At a Security Council debate today on sexual violence in conflict, senior United Nations officials stressed that in the past decade, the world has witnessed a fundamental shift in the way the issue is understood and addressed as a peace and security concern.
“Over the past decade, I have sought to do whatever I can to end sexual violence in conflict and uphold the rights of women and girls everywhere,” Secretary-General Ban Ki-moon told the 15-member body as he briefed them on his annual report, which covers 19 situations of concern and lists dozens of parties who systematically commit these crimes.
Sexual violence as ‘tactic of terrorism’
“One extremely disturbing aspect is the use of sexual violence as a tactic of terrorism. Da’esh (also known as the Islamic State of Iraq and the Levant, or ISIL), Boko Haram and other extremist groups are using sexual violence as a means of attracting and retaining fighters, and to generate revenue,” the UN chief said.
He warned that sexual violence is widely recognized as a deliberate strategy used to shred the fabric of society; to control and intimidate communities and to force people from their homes: “It is rightly seen as a threat to international peace and security, a serious violation of international humanitarian and human rights law, and a major impediment to post-conflict reconciliation and economic development,” he underlined.
Mr. Ban noted that the Security Council has played a significant role in ushering in this change, in particular through several landmark resolutions that confirm sexual violence as a war crime, a crime against humanity, and a constituent act of genocide.
Among several initiatives put into place by the Secretary-General during his tenure to counter these crimes was the creation of the post of Special Representative on Sexual Violence in Conflict, currently held by Zainab Bangura.
‘New and previously unseen threats’ require new approaches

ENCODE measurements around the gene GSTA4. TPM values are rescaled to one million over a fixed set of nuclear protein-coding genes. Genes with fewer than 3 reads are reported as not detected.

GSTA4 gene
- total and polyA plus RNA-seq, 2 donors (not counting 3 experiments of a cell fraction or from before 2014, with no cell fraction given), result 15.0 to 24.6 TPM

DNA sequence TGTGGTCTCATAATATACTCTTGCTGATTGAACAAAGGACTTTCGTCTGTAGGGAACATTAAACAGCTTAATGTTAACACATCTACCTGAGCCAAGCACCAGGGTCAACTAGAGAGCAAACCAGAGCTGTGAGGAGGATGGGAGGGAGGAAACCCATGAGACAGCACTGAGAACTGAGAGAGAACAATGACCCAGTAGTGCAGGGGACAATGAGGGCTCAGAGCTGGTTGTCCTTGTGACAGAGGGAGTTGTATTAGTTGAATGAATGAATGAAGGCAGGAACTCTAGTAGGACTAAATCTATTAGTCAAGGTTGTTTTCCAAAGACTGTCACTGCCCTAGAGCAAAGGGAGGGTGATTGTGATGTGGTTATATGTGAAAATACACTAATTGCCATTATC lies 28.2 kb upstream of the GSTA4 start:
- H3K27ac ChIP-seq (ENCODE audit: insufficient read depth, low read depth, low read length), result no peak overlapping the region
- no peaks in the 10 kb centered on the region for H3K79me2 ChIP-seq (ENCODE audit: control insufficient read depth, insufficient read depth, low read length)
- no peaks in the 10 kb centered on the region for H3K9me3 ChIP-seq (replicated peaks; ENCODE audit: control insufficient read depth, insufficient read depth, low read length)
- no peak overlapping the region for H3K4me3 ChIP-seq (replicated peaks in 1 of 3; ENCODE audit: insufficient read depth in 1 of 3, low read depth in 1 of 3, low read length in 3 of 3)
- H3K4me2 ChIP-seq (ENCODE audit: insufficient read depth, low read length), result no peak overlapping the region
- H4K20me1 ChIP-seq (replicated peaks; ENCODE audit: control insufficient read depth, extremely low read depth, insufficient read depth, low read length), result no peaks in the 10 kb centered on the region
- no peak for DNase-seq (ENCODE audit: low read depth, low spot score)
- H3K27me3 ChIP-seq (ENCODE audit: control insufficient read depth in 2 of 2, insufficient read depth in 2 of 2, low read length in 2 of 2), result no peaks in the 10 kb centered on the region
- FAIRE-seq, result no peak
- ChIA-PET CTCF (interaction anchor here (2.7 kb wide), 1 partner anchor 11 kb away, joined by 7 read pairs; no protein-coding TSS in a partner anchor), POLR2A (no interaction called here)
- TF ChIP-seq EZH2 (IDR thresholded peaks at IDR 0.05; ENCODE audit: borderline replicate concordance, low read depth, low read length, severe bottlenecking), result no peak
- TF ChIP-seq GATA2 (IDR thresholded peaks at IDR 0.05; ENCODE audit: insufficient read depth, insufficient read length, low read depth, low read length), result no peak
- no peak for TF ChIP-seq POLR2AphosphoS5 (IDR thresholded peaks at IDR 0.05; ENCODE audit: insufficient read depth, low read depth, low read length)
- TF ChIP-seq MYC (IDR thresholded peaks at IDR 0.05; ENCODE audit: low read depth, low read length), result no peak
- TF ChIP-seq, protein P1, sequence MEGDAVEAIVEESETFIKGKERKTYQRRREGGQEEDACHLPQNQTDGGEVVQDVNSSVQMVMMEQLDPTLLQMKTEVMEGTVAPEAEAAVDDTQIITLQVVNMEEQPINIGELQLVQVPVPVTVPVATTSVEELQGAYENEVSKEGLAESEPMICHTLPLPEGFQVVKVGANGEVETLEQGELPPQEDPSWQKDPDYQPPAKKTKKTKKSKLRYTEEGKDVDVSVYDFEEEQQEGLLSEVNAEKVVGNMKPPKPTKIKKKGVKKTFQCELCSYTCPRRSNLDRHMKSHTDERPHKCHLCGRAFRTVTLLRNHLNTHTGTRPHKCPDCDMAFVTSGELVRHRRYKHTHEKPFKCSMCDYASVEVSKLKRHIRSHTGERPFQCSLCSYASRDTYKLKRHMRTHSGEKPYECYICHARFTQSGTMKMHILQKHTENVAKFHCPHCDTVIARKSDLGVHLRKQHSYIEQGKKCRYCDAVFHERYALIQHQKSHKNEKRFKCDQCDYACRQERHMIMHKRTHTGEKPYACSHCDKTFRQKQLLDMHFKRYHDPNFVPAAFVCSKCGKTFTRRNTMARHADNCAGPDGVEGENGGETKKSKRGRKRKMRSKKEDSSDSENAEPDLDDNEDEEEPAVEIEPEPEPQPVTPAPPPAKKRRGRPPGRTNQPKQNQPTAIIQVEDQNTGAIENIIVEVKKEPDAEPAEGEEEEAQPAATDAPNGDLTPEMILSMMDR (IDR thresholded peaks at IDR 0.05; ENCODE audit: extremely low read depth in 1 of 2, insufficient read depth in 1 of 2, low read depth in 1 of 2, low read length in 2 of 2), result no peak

Taking the floor, she told the Council that the report before them was the eighth dedicated account of conflict-related sexual violence: “Cumulatively, these reports build a historical record for a crime that has long been omitted from official accounts of war and peace,” she stressed.
“As this report outlines in harrowing detail, we are confronting new and previously unforeseen threats. Just as we make inroads with national security forces, the problem of sexual violence by non-State actors acquires ever-more difficult and disturbing dimensions,” Ms. Bangura continued.
She called for new tools and approaches to enforce compliance of these actors, who she said often vary dramatically in character, composition, motivations, capacity and modus oparandi.
Quoting the report, she noted that “counter-terrorism strategies can no longer be decoupled from efforts to protect and empower women and girls and to combat conflict-related sexual violence,” while highlighting the following steps to be taken:
- Through our sanctions infrastructure, we must raise the cost of these crimes, because the human costs defy calculation;
- Through strategic communication, a counter-narrative must ring out loud, clear and consistent: that the human, sexual and reproductive rights of women and girls are non-negotiable;
- Traditional and religious leaders must use their moral authority to negate any attempt to legitimize rape on religious grounds;
- Our response must recognize and address the nexus of conflict-related sexual violence with cross-border trafficking to fund conflict and terrorism; and
- Our normative framework, including the resolutions of this Council, must keep pace with the changing global security context and this new dimension of sexual violence deployed as a tactic of terrorism.
Finally, Ms. Bangura asked the Council to continue deliberations in the coming weeks, and to consider a new resolution that will give the global community the tools for a “comprehensive and multi-dimensional response” that takes into account the rapidly shifting international peace and security landscape.
“To the victims and perpetrators alike, I would send a simple but unequivocal message – that justice may be delayed, but it will not be denied. And that the international community is steadfast and committed to live up to its sacred duty to prevent these crimes and care for survivors,” she concluded.
Crimes continuing to go underreported
“Trafficking in persons is for sure underreported in the context of recent conflict,” she stressed, lamenting that the international community at large has failed to address the issue of trafficking across the Mediterranean, which involves many women who are pregnant due to rape, as well as children.
She also spoke about the sexual abuse and exploitation by UN peacekeepers within field operations, noting that these as well continue to go unreported, but that the United Nations is actively enforcing solutions.
Meanwhile, Lisa Davis spoke on behalf of the Non-Governmental Organization (NGO) working Group on Women, Peace and Security, as the civil society briefer.
“UN Member States must fulfil their obligations to those fleeing conflict related violence. There is much talk today about strengthening international collaboration, on protection strategies and accountability mechanisms,” she said. “But at the same time, Member States are closing their borders to those fleeing violence. These contradictory actions cannot stand.”